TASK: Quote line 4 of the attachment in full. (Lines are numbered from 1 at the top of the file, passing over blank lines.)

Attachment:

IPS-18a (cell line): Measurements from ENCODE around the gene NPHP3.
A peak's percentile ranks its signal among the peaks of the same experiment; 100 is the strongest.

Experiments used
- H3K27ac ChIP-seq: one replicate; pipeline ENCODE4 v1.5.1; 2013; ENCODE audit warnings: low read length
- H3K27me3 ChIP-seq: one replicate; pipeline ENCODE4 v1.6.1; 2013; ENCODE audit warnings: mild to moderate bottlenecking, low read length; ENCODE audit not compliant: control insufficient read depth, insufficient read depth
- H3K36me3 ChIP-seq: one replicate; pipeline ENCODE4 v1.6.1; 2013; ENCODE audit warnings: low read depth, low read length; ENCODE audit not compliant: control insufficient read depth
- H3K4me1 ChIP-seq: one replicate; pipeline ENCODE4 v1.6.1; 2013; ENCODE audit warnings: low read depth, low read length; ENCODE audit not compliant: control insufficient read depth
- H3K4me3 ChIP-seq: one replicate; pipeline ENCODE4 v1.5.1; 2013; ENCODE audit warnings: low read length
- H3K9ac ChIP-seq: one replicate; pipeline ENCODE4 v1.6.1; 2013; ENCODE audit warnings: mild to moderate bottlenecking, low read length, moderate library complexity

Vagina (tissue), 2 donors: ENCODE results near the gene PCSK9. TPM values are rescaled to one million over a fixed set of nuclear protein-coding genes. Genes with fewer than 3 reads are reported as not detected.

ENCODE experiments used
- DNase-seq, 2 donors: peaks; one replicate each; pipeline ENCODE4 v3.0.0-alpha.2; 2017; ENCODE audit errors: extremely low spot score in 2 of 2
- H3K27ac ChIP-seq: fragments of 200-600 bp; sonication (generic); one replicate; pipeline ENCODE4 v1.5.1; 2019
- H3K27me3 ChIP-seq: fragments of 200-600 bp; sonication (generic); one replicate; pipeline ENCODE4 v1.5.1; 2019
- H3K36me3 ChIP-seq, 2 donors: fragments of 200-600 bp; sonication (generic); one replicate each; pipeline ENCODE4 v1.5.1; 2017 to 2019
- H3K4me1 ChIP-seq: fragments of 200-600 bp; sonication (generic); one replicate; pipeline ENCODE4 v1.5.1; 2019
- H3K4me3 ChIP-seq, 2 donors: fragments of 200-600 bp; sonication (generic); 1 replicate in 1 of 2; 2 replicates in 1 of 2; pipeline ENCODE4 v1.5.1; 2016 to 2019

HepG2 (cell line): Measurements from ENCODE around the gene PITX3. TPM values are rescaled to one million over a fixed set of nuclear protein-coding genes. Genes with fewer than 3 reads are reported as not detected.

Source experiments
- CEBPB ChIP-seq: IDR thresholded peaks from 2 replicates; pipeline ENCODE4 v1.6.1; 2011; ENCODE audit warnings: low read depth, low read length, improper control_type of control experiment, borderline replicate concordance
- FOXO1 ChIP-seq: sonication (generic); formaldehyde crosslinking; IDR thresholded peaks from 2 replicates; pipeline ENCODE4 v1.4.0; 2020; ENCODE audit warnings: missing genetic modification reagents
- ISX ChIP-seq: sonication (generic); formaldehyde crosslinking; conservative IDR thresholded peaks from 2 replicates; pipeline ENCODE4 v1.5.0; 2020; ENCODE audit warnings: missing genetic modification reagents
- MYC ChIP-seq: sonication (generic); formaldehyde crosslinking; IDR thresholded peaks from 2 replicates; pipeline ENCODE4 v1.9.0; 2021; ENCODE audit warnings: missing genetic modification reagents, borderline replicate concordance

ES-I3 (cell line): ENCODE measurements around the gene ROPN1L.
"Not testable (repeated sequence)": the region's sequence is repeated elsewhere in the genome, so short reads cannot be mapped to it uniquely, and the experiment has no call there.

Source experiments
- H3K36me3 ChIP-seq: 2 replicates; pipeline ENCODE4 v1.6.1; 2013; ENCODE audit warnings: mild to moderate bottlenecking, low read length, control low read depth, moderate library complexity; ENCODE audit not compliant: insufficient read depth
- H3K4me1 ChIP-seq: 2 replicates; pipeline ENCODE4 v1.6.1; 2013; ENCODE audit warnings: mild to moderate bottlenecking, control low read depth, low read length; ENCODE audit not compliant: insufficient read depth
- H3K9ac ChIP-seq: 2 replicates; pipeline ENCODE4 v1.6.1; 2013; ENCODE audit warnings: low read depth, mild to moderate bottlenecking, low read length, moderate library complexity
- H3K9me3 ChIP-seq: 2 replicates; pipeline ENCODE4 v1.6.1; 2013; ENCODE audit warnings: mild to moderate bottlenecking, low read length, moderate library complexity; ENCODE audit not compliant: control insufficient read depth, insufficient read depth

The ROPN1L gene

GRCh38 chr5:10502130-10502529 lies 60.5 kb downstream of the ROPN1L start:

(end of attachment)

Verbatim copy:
- H3K27ac ChIP-seq: one replicate; pipeline ENCODE4 v1.5.1; 2013; ENCODE audit warnings: low read length